Tuesday, February 26, 2013

One Two Three

One Two Three
seen @ Landmark Loews Jersey theater, Jersey City, NJ

When I still drunk soda on a regular basis, I was a Pepsi drinker. As a kid, drinking soda went hand in hand with redeeming the empty bottles for cash. There was a tiny bodega a couple of blocks from our house that accepted empty bottles, and my parents places the responsibility burden of redeeming them on me. While it was always great to get free money, especially when you're young, I hated having to be the one to gather all the bottles, stuff them into a garbage bag, and schlep them down the street.

I remember, of course, when New Coke came out, but since I didn't regularly drink old Coke, I wasn't as indignant as everybody else was over this new flavor. I did try it, but I certainly don't remember now how it tasted. Back in the 80s, for awhile it really did seem as if your choice between Pepsi or Coke said something about you personally, though that was probably just the result of clever marketing - and we as kids were certainly susceptible. 

Therefore, I remained loyal to Pepsi in the face of all this New Coke hype, though I will say I thought Coke had the better commercials.

The only Pepsi commercial from the 70s/80s that I can recall at the moment was the Michael Jackson one, and of course, that's mostly because of the accident he got into while filming it. There was even a playground rhyme that grew out of it (please forgive the political incorrectness): "I pledge allegiance to the flag/Michael Jackson is a fag/Pepsi-Cola burned him up/Now he's drinking 7-Up." How do these things get started, anyway?

When I spent the summer of 1993 in Spain, I drank Coke. At the time, they sold Coke in tallboy cans, which I had never seen in America before, so I suppose the novelty of it appealed to me as much as anything else. (I should've remembered to save a can; it would've been in Spanish.) Of course, I also drank a lot of bottled water too, since we were told not to drink the local water.

I certainly drank other sodas too. I loved Sunkist, which was great on a hot summer day. Their commercial re-wrote the Beach Boys' "Good Vibrations" and now I can't hear the original without thinking about Sunkist. The "un-cola," 7-Up, had that commercial with that guy from Live and Let Die, Geoffrey Holder, but something about the way he said "The Un-Colaaaaaaaa!!" was funny and kinda weird.

Shea Stadium used to serve RC Cola, which I hated! It was always flat and didn't have the same kind of punch as Pepsi or even Coke for that matter, but you needed something to go with your hot dogs and pretzels, and I was too young for beer.

While living in Columbus, my eating and drinking habits changed slightly. I don't recall if it was a conscious decision to cut down on soda, but I think it must have been. Certainly Max was a subtle influence. He's a generally healthier eater than I am, and while I bought my own groceries, I'm fairly sure that his example rubbed off on me a bit. So I would buy juice and punch for myself, and I've stuck with that ever since. I did, however, acquire a small craving for Dr. Pepper.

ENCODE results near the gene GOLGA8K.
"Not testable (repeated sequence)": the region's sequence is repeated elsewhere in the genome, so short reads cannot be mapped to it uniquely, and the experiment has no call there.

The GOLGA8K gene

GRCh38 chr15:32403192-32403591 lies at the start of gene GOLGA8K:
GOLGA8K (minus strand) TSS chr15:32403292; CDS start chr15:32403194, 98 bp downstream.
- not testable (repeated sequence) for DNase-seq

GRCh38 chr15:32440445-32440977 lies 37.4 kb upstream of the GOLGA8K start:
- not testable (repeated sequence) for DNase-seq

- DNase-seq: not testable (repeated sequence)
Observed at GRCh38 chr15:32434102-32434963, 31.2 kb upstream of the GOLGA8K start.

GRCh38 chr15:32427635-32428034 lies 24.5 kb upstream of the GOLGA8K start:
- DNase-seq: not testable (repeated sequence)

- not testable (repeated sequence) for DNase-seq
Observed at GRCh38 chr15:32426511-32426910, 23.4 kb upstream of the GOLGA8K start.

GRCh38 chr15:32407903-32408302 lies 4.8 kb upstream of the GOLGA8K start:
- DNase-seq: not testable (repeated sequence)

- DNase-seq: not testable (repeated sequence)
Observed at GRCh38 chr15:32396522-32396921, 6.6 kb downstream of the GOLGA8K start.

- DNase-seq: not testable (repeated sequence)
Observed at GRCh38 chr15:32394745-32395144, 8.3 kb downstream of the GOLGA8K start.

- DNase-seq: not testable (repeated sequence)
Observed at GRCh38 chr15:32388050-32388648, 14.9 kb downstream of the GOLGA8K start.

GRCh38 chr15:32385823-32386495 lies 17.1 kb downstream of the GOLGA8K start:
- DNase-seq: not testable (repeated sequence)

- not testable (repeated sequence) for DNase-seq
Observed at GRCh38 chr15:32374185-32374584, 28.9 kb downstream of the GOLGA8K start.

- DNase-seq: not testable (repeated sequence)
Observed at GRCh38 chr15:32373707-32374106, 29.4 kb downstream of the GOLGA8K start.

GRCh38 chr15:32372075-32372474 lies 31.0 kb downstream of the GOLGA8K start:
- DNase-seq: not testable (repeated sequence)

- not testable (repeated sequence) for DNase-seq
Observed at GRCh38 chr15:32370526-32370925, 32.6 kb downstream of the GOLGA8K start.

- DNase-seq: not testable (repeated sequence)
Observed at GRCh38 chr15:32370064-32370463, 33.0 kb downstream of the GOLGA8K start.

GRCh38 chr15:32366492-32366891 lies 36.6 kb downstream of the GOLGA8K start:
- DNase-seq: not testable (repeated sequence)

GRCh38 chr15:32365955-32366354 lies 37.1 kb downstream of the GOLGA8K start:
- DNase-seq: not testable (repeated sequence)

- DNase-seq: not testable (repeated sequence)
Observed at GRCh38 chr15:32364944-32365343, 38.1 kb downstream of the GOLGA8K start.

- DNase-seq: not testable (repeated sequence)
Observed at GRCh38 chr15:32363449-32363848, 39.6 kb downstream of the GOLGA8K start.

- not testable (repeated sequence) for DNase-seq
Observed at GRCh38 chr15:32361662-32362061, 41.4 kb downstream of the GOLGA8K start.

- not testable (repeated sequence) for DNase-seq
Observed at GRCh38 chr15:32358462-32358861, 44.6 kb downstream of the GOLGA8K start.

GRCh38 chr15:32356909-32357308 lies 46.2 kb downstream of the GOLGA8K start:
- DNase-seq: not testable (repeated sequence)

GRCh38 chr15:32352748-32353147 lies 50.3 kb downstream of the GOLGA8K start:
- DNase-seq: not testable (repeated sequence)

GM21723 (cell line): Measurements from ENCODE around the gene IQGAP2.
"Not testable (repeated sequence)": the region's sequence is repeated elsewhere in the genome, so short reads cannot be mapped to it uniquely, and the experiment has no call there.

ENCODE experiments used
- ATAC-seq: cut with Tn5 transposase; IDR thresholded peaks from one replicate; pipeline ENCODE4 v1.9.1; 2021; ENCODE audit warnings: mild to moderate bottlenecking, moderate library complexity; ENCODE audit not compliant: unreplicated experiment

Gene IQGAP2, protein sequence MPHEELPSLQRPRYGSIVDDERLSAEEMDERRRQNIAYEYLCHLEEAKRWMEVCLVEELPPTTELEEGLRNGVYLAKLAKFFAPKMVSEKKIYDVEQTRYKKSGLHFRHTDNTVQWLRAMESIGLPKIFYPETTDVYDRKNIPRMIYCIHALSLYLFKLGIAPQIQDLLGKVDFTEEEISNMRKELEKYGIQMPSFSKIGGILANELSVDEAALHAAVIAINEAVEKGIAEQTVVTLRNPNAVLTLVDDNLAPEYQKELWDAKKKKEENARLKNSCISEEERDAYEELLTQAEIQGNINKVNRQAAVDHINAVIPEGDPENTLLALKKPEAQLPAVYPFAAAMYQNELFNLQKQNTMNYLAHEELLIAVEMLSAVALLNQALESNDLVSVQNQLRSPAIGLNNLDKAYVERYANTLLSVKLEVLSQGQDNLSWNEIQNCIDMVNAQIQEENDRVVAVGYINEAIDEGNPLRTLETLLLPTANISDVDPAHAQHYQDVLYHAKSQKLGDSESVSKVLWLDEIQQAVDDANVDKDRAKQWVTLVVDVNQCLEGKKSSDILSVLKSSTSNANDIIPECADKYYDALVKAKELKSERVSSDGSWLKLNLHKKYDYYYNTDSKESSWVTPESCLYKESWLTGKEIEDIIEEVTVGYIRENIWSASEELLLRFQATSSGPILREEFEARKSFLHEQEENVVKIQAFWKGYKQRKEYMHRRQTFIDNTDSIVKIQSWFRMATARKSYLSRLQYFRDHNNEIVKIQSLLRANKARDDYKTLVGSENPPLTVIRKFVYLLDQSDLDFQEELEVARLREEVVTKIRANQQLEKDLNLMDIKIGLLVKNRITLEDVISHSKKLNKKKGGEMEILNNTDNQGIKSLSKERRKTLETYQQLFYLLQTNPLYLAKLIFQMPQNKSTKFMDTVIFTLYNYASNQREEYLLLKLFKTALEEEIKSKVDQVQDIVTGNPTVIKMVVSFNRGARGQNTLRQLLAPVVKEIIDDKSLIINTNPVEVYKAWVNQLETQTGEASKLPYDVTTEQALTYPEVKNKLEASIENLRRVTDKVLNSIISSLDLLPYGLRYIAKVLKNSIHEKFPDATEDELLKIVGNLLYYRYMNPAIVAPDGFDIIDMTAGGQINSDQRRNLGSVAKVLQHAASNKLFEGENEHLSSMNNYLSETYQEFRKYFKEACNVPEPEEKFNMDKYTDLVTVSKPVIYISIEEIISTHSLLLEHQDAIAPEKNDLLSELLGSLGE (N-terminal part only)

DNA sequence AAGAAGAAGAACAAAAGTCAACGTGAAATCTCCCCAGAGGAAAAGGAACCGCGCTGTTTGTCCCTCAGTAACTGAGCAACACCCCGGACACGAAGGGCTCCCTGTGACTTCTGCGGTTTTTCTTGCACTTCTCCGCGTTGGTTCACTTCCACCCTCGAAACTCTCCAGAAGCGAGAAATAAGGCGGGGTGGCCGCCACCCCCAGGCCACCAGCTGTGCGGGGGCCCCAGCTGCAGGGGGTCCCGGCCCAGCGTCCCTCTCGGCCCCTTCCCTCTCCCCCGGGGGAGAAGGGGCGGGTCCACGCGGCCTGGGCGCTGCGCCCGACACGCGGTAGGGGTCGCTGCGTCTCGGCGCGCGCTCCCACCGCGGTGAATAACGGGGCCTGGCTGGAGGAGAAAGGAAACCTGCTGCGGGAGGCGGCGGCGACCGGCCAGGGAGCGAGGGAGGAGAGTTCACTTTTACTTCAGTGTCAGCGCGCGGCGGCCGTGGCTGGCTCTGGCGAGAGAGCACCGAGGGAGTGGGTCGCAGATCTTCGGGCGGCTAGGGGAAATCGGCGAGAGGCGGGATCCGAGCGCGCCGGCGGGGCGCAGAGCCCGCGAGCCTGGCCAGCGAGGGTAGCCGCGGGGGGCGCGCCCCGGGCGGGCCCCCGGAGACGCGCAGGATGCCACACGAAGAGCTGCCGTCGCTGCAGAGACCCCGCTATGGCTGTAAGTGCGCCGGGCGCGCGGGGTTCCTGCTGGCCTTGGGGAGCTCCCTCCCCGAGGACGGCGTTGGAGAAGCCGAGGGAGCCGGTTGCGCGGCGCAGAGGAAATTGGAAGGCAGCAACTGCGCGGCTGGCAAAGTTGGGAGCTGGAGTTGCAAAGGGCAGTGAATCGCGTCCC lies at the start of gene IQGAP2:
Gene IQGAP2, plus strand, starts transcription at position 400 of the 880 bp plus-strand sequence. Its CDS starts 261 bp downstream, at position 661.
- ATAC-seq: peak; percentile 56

So soda has never been completely cut out of my life and I doubt it ever will, though I have weaned myself away from Pepsi in recent years. I find that odd, since as I said, I was such a die-hard Pepsi drinker for so long. I guess that's just how people change.

It's Coca-Cola, however, that's part of the story in One Two Three. I've already written about what growing up under the Cold War was like, and I've paid homage to Jimmy Cagney as well. I'd only seen thi film one other time, and I had forgotten how funny it was. Maybe it had to do with seeing it with an audience, but I was busting a gut laughing at this one! Plus, Billy Wilder shot it HUGE. It's got to be the same dimensions as The Apartment, his film prior to this, and indeed, the two share a few of the same compositions in places.

In Cameron Crowe's book Conversations with Wilder, Wilder indicates that while he liked One Two Three, he didn't consider it among his very best. Still, he gave Cagney all the credit for making the film work like it did:
...we had to go with Cagney because Cagney was the picture. He really had the rhythm, and that was very good. It was not funny. But just the speed was funny. The speed was very good, how Cagney figured it out. The general idea was, let's make the fastest picture in the world, and give the actors, in order to make it seem fast, some slower scenes too. But that went very, very well.
Wilder goes on to compare Cagney's rapid-fire delivery to that of Edward G. Robinson in Double Indemnity, especially in the scene where he describes all the suicide possibilities.

I had no problems getting to the Loews this time around; the PATH train service was restored to normal weeks ago. Speaking of the Loews, by the by, you need to check out this article about one of the Loews' sister theaters from back in the day, the Valencia, here in Queens. It's now a church, but the original architecture and design has been faithfully kept up and it looks remarkable.

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